Malaysia offers investors a young, educated and productive workforce at costs competitive with other countries in Asia. Backed by the government's continued support of human resource development in all sectors.
The quality of Malaysia's workforce is one of the best in the region.
Literacy levels are high at more than 94% and school leavers entering the job market have at least 11 years of basic education. Many of Malaysia's university graduates are trained overseas in fields such as engineering, and accountancy, allowing them to adapt easily to an international corporate environment. English is widely used in Malaysia, especially in business thus facilitating the investor's communication with local personnel and suppliers.
In addition, labour productivity has grown steadily at more than 3.3% per annum over the last few years surpassing that of many developed countries.
Malaysia recognises that human capital is critical to the success of the country. It is focused on building the capabilities of existing talent in Malaysia, attract Malaysians who are residing overseas home and attract skilled foreign talent required for a high-income economy. TalentCorp spearheads these initiatives.
Education and training are accorded high priority in national development under Malaysia's five-year development plans.
To-date, there are more than 17 public and 20 private universities and colleges, as well as various polytechnics and industrial training institutes that offer courses leading to certificate, diploma, degree and post-graduate degree qualifications.
Total enrolment in public institutions of higher learning alone is projected to reach over 300,000 with more than half in the science and technical disciplines.
The private sector has also set up educational institutions to supplement the government's efforts to generate a larger pool of professionals and semi-professionals. Among these are institutions of higher learning set up by large corporations such as Telekom Malaysia Berhad, Tenaga Nasional Berhad and Petronas which provide degree-level courses. Various private colleges in Malaysia offer degree programmes on a twinning basis with overseas institutions of higher learning, while foreign universities have set up branch campuses in the country.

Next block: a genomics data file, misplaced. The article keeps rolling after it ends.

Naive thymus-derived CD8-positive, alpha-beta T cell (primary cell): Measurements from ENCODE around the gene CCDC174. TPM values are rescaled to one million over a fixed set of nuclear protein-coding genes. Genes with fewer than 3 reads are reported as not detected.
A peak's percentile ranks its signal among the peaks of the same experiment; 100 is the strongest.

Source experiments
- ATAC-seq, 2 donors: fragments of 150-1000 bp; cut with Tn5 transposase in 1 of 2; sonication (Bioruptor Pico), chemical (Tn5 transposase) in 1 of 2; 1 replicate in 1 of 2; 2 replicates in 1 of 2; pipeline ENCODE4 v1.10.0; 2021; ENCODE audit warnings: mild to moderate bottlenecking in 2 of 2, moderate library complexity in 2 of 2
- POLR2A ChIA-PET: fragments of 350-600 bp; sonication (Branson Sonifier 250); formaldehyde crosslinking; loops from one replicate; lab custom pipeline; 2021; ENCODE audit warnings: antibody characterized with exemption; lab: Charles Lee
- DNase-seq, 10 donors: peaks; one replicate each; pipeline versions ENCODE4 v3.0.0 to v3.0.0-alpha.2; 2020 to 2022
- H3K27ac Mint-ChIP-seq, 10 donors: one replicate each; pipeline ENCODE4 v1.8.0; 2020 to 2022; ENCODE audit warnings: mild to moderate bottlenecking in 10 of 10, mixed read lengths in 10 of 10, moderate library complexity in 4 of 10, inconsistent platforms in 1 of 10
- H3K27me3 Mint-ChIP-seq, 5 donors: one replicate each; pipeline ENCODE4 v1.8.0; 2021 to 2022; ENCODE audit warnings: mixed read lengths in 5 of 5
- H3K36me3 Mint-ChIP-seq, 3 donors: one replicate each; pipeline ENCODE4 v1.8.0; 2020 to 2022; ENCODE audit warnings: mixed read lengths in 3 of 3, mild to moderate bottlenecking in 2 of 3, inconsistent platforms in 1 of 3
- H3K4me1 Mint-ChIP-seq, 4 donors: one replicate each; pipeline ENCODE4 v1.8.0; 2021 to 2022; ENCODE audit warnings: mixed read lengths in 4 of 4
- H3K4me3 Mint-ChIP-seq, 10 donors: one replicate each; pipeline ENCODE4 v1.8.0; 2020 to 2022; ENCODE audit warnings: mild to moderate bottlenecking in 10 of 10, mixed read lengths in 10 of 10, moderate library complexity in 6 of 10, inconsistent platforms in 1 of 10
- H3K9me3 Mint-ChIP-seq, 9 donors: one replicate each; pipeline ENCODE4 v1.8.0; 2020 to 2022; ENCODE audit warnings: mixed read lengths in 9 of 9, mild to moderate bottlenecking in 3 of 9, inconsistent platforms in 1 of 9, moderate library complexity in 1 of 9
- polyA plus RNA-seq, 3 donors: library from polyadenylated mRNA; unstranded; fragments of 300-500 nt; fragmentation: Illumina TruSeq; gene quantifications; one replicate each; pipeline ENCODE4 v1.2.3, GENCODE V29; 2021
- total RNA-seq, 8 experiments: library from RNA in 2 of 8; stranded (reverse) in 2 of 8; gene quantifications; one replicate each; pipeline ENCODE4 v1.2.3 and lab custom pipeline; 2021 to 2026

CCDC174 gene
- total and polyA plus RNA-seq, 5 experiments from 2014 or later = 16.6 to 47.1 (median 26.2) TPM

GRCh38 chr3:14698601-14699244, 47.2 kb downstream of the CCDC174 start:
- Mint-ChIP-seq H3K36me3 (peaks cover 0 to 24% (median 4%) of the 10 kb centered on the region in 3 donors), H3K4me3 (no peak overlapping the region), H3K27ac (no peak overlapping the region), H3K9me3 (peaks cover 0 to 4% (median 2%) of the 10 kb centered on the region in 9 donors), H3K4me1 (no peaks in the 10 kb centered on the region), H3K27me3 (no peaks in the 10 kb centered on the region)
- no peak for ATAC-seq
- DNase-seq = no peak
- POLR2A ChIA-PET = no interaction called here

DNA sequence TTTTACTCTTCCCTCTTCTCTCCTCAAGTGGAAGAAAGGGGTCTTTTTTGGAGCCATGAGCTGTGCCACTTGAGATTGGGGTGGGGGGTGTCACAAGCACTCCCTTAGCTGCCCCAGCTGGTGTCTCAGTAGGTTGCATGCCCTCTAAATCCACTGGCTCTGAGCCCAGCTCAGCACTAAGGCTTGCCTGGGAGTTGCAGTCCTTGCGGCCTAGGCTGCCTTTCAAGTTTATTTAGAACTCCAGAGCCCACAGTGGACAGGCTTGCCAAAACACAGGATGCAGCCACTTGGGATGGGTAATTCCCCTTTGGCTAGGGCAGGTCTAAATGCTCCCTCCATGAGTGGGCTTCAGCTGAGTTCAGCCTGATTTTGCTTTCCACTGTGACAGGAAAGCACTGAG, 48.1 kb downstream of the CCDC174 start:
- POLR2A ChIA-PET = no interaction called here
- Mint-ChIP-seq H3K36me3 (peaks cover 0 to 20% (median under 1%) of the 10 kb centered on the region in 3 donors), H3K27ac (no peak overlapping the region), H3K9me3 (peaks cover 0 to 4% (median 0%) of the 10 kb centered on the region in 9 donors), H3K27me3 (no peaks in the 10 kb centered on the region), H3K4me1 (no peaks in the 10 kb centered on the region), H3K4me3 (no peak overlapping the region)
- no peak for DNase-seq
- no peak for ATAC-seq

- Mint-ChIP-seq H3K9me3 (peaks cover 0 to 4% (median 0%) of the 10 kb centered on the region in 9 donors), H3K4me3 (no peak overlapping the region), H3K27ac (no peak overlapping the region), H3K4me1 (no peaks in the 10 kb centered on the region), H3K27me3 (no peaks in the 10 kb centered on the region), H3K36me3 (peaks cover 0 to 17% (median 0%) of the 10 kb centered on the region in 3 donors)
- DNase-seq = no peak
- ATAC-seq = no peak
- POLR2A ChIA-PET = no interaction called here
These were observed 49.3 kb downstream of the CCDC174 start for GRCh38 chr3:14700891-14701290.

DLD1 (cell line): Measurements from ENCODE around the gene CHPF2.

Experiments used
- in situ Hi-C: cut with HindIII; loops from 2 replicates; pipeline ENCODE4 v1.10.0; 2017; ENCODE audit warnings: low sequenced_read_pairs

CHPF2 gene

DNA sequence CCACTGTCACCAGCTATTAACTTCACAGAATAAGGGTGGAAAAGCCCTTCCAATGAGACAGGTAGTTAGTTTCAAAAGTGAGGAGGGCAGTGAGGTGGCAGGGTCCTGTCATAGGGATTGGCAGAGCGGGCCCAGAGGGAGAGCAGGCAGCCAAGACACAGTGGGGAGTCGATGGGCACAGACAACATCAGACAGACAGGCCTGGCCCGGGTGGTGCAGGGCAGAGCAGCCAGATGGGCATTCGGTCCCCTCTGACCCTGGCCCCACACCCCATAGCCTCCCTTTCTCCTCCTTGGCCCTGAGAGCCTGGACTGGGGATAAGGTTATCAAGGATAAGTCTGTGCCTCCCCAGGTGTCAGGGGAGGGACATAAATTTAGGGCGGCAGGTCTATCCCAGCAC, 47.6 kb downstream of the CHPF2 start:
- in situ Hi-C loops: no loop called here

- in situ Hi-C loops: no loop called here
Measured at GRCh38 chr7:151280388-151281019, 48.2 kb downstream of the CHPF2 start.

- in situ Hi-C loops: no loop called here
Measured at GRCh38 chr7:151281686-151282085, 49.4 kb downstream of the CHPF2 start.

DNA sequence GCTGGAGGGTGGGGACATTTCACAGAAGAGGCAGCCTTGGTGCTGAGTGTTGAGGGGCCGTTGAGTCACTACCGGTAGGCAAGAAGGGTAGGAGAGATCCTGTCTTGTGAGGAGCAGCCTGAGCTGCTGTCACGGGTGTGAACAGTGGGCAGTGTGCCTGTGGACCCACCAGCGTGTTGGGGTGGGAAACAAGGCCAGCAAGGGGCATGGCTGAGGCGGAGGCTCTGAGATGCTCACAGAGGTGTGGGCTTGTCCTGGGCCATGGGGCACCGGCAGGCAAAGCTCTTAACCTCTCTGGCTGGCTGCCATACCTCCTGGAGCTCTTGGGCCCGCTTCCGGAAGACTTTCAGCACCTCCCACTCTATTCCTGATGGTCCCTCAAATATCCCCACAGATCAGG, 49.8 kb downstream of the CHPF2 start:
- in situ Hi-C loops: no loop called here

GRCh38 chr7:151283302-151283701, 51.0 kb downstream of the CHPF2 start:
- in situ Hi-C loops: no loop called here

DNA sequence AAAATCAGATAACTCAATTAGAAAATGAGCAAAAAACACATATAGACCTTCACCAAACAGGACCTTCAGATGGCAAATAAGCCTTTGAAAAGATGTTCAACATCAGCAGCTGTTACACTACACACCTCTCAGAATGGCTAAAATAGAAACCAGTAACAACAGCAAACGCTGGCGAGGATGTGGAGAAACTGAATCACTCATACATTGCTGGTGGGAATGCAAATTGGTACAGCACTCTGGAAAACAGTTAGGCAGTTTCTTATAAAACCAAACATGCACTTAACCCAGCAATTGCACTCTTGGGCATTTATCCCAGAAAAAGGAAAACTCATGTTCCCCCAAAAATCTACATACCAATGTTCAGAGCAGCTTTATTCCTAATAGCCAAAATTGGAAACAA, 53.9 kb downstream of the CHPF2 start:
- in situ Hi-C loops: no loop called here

In 1993, the Human Resource Development Fund (HRDF) was launched by the government to encourage training, retraining and skills upgrading in the private sector. Employers, in the manufacturing and service sectors who contribute to this fund are eligible to apply for grants to defray or subsidise the costs incurred in training and retraining their workforce.
The National Vocational Training Council under the Ministry of Human Resources coordinates the planning and development of a comprehensive system of vocational and industrial training programmes for all public training agencies. It also develops the National Occupational Skills Standards (NOSS) on a continuous basis.
To-date, there are more than 700 standards covering certificate, diploma and advanced diploma qualifications.
Besides the increasing number of public training institutions such as technical schools, polytechnics, industrial training institutes and skills development centres to meet the growing requirements of the industrial sector, collaborative efforts between the Malaysian government, enterprises and foreign governments have resulted in the establishment of several advanced skills training institutes such as the German-Malaysian Institute, Malaysia France Institute, Japan Malaysia Technical Institute, British Malaysia Institute and Malaysian Spanish Institute.
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